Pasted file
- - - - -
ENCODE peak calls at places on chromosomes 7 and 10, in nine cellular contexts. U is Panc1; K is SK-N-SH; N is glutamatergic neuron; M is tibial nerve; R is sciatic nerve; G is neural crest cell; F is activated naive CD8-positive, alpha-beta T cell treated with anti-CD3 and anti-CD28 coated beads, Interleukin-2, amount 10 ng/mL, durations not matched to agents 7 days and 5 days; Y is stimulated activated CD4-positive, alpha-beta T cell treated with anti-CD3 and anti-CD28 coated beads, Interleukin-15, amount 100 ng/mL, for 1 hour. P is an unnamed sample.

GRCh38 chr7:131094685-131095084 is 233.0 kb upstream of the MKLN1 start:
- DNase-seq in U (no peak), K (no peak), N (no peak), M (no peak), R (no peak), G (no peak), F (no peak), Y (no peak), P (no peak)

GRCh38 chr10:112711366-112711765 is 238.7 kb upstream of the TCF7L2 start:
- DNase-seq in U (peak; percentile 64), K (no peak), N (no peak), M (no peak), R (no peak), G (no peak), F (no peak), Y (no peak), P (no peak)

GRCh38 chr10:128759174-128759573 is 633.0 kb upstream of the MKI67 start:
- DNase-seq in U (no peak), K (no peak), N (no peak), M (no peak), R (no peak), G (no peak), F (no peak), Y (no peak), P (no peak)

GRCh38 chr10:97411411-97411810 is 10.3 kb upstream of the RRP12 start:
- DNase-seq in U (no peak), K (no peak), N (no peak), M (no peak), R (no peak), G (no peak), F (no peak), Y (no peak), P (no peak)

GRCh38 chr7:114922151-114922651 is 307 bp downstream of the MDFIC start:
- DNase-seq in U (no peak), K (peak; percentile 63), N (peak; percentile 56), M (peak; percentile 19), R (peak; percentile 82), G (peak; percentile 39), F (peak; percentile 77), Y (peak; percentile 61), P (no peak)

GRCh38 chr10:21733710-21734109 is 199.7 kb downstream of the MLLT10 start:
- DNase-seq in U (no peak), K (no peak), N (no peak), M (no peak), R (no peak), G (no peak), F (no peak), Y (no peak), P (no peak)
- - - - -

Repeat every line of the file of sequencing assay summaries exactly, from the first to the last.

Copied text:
ENCODE peak calls at places on chromosomes 7 and 10, in nine cellular contexts. U is Panc1; K is SK-N-SH; N is glutamatergic neuron; M is tibial nerve; R is sciatic nerve; G is neural crest cell; F is activated naive CD8-positive, alpha-beta T cell treated with anti-CD3 and anti-CD28 coated beads, Interleukin-2, amount 10 ng/mL, durations not matched to agents 7 days and 5 days; Y is stimulated activated CD4-positive, alpha-beta T cell treated with anti-CD3 and anti-CD28 coated beads, Interleukin-15, amount 100 ng/mL, for 1 hour. P is an unnamed sample.

GRCh38 chr7:131094685-131095084 is 233.0 kb upstream of the MKLN1 start:
- DNase-seq in U (no peak), K (no peak), N (no peak), M (no peak), R (no peak), G (no peak), F (no peak), Y (no peak), P (no peak)

GRCh38 chr10:112711366-112711765 is 238.7 kb upstream of the TCF7L2 start:
- DNase-seq in U (peak; percentile 64), K (no peak), N (no peak), M (no peak), R (no peak), G (no peak), F (no peak), Y (no peak), P (no peak)

GRCh38 chr10:128759174-128759573 is 633.0 kb upstream of the MKI67 start:
- DNase-seq in U (no peak), K (no peak), N (no peak), M (no peak), R (no peak), G (no peak), F (no peak), Y (no peak), P (no peak)

GRCh38 chr10:97411411-97411810 is 10.3 kb upstream of the RRP12 start:
- DNase-seq in U (no peak), K (no peak), N (no peak), M (no peak), R (no peak), G (no peak), F (no peak), Y (no peak), P (no peak)

GRCh38 chr7:114922151-114922651 is 307 bp downstream of the MDFIC start:
- DNase-seq in U (no peak), K (peak; percentile 63), N (peak; percentile 56), M (peak; percentile 19), R (peak; percentile 82), G (peak; percentile 39), F (peak; percentile 77), Y (peak; percentile 61), P (no peak)

GRCh38 chr10:21733710-21734109 is 199.7 kb downstream of the MLLT10 start:
- DNase-seq in U (no peak), K (no peak), N (no peak), M (no peak), R (no peak), G (no peak), F (no peak), Y (no peak), P (no peak)